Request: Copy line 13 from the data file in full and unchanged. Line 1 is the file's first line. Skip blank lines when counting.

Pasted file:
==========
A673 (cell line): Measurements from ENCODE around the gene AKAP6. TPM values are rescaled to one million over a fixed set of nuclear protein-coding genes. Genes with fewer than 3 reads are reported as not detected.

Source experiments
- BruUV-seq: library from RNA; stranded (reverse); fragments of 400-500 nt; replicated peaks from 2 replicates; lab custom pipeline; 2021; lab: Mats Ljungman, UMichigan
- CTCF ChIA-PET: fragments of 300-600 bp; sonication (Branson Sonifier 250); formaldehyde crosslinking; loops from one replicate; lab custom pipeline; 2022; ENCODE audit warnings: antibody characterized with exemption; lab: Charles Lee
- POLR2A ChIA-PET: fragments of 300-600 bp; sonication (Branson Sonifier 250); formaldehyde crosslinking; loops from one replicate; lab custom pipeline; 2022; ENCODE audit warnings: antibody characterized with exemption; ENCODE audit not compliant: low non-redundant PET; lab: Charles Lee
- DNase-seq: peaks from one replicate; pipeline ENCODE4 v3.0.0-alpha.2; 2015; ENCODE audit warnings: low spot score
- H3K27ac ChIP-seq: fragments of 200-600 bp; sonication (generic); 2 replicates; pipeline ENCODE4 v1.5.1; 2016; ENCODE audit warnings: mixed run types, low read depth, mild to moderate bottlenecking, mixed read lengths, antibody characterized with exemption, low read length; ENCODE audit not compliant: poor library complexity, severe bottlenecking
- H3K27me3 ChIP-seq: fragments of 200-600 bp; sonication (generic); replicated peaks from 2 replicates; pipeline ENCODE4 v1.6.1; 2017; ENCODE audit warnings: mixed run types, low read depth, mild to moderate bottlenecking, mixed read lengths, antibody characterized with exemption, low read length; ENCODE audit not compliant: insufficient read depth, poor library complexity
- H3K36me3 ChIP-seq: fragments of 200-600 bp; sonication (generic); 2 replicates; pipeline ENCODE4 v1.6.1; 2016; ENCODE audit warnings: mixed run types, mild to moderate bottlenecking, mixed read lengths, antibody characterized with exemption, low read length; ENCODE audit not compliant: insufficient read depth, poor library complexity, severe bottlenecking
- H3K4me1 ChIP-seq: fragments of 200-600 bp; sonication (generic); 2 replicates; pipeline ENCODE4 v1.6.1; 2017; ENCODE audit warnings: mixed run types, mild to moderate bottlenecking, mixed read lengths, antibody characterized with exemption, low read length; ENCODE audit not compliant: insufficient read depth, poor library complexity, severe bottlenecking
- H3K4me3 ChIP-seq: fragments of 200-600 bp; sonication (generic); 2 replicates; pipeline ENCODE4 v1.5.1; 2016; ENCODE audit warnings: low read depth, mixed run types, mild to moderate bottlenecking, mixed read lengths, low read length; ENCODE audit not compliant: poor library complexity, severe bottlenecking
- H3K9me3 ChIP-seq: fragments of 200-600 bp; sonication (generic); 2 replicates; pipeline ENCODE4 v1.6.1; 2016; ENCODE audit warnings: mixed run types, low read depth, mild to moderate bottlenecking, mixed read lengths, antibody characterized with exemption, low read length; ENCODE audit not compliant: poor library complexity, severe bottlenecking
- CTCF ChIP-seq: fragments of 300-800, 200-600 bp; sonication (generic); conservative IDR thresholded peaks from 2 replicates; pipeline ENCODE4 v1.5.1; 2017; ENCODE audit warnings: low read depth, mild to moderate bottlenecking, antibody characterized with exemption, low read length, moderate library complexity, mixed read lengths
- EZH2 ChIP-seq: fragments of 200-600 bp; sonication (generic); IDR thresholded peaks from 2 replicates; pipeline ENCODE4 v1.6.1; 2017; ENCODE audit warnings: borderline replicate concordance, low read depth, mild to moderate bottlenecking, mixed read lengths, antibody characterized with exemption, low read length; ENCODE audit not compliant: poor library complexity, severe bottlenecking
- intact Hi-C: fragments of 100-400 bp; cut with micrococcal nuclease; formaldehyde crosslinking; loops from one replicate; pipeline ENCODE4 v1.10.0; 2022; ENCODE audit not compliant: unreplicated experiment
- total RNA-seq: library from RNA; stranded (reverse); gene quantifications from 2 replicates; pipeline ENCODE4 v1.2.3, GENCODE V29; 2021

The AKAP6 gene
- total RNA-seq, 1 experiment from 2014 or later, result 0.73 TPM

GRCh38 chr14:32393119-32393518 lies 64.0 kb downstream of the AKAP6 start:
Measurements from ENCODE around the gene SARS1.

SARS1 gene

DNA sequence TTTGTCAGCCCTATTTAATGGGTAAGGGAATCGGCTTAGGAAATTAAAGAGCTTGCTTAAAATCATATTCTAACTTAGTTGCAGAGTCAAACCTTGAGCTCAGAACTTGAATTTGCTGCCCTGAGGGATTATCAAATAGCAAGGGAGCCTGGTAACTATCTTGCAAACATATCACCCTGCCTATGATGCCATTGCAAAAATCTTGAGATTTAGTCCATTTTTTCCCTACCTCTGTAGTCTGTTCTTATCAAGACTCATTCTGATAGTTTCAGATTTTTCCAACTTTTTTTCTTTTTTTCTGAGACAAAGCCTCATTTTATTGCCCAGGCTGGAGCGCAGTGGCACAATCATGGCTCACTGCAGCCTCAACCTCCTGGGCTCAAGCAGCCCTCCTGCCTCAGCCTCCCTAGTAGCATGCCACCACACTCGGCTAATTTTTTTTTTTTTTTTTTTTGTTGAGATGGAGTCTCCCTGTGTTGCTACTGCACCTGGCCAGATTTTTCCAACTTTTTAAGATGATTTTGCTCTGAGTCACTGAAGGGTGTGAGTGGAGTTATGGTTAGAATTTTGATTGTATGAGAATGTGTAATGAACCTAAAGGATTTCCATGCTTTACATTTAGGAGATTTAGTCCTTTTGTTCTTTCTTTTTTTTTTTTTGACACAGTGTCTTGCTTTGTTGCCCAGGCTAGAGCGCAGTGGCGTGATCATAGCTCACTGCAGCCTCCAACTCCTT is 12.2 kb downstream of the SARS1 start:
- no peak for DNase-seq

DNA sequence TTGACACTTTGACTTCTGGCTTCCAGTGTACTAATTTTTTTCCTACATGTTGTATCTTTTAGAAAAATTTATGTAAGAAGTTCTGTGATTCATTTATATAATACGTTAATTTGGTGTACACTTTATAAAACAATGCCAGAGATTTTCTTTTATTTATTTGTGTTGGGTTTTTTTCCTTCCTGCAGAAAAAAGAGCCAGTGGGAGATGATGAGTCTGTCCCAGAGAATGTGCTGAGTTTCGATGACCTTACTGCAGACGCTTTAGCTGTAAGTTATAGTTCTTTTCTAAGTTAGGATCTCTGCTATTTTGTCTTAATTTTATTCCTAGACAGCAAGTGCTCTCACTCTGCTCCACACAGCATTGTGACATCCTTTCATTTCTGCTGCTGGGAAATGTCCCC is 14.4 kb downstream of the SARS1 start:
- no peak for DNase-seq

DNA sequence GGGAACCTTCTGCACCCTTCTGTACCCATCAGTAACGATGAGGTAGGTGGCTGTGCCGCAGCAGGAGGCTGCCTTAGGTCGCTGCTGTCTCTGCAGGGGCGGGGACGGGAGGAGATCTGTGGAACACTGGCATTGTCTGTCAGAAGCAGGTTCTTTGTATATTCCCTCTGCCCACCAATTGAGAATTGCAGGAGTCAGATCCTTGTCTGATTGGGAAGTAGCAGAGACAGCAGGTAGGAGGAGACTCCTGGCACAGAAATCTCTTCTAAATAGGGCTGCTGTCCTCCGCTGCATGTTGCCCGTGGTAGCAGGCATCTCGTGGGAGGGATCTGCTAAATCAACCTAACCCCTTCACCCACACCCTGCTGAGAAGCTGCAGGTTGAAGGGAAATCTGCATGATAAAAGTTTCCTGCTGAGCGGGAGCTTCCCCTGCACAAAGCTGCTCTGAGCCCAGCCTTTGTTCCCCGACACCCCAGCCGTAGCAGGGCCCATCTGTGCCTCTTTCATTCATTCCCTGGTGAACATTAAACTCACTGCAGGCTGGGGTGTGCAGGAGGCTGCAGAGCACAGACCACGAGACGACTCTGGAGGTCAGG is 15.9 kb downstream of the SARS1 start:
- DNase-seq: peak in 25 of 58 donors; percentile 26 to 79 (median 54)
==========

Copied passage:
- CTCF ChIP-seq: fragments of 300-800, 200-600 bp; sonication (generic); conservative IDR thresholded peaks from 2 replicates; pipeline ENCODE4 v1.5.1; 2017; ENCODE audit warnings: low read depth, mild to moderate bottlenecking, antibody characterized with exemption, low read length, moderate library complexity, mixed read lengths